Contact-induced Phonological Change of the Phoneme /s/ in the Speech of EFL Learners and Teachers in Algeria: A Case Study

https://doi.org/10.32996/ijllt.2021.4.5.13

Authors

  • Ali Berrabah Junior lecturer (Assistant Professor) at the Section of English, Department of Foreign Languages, Faculty of letters and languages, Ibn Khaldoun University of Tiaret, Algeria
  • Ammar Benabed Senior lecturer (Associate Professor) at the Section of English, Department of Foreign Languages, Faculty of letters and languages, Ibn Khaldoun University of Tiaret, Algeria

Keywords:

EFL, ELT, Contact-induced change, Language planning/policy in Algeria

Abstract

This paper investigates the phenomenon of contact-induced phonological change of the phoneme /s/ in the speech of EFL learners and teachers at the secondary schools and even Higher Education in Algeria. It is perceived that the letter ‘s’ is recurrently pronounced /z/ whenever it is positioned between two vowel sounds and that the double –ss- between two vowels is simply uttered /s/ in many words. This fact is attributed to the overgeneralization of French phonological rules however this is not the case in English. Such phonological aspects have become prominent symptoms within English as Foreign Language (EFL) classrooms prior to French overuse within Algeria’s speech repertoire due to historical and practical reasons. This study seems as a departure from the meeting point of looking at such phenomenon in teachers and/or learners’ natural conversations in EFL classrooms to a critical examination of its uses in numerous English terms. To attain this, Labov’s “observer’s paradox” (1972) was considered to overcome problems while collecting spontaneous speech data. Two different strategies were employed, structured and unstructured observations, throughout thirteen years. A total random sample of 257 respondents had been included, 204 of whom are secondary school pupils and university students, and the remaining are secondary school (trainee) teachers and university lecturers. The first group was intentionally asked to derive either nouns or adjectives from a range of words containing phoneme /s/, classify some words in a table according to the final ‘-d’ pronunciation or give the opposites –especially using the prefix ‘dis_’ – to certain words keeping the same root as well pronounce them at the end. The second group was recorded. Outstandingly, the study concludes that 98% of our informants mispronounce the given words. At last, some recommendations have been suggested to alleviate the problem.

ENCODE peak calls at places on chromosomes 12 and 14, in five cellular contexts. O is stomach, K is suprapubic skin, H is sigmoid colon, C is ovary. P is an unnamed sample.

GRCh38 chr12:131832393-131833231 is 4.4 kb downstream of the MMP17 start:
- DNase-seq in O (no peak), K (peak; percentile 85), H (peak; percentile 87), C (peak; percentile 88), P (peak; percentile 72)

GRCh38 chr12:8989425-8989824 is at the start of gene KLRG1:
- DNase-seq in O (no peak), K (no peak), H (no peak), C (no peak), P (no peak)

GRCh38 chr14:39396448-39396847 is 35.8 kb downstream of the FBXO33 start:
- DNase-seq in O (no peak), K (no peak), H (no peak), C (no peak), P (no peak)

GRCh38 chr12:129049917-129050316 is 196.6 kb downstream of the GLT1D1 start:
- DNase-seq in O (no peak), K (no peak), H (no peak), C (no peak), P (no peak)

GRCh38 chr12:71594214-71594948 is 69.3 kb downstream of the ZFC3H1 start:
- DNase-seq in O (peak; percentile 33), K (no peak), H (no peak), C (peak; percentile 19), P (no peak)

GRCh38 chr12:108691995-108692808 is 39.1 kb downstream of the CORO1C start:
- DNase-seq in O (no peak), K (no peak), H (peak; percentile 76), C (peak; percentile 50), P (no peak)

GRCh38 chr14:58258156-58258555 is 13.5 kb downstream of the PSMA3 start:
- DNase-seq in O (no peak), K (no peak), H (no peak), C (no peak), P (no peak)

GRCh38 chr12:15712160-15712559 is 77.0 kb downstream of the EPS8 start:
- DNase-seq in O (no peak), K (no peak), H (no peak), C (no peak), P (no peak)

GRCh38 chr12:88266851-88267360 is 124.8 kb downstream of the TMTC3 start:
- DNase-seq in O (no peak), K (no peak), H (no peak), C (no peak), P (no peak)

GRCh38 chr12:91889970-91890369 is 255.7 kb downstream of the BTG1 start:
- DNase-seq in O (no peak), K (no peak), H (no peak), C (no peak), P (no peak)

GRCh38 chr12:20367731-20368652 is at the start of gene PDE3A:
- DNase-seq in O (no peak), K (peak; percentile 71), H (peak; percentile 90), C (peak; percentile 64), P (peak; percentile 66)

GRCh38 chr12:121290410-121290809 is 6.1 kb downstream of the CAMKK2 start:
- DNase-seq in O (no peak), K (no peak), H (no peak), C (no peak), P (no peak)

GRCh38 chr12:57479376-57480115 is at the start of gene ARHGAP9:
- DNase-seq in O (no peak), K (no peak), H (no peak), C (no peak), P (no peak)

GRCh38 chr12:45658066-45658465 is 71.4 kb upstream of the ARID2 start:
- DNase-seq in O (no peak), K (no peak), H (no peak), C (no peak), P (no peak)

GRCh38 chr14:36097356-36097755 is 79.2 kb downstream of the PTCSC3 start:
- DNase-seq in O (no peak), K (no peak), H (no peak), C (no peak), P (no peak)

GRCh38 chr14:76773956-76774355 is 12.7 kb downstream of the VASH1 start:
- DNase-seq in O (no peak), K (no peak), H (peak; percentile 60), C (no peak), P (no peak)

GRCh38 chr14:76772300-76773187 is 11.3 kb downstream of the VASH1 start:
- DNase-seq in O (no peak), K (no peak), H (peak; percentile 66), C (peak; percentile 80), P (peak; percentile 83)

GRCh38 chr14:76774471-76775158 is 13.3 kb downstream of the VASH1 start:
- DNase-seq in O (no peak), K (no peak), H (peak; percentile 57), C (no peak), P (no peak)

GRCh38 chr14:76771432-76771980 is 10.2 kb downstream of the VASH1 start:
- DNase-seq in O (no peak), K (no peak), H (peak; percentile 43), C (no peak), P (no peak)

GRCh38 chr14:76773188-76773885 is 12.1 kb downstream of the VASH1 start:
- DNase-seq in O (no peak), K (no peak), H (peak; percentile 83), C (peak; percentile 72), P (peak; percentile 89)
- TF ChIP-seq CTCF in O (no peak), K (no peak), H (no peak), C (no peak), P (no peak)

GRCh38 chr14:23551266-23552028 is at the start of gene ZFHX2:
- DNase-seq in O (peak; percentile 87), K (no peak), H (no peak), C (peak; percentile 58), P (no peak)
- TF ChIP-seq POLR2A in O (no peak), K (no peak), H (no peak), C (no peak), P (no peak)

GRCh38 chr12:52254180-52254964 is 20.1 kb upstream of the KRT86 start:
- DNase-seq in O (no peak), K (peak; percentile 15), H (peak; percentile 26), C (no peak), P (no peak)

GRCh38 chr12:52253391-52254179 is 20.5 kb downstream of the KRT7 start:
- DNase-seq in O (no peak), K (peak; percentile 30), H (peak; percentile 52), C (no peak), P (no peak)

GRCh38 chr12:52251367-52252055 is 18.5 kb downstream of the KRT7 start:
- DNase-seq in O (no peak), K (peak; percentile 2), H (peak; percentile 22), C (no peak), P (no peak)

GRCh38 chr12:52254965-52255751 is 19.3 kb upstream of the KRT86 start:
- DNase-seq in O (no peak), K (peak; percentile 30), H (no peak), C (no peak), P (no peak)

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Published

2021-05-30

How to Cite

Berrabah, A. ., & Benabed, A. . (2021). Contact-induced Phonological Change of the Phoneme /s/ in the Speech of EFL Learners and Teachers in Algeria: A Case Study. International Journal of Linguistics, Literature and Translation, 4(5), 136-143. https://doi.org/10.32996/ijllt.2021.4.5.13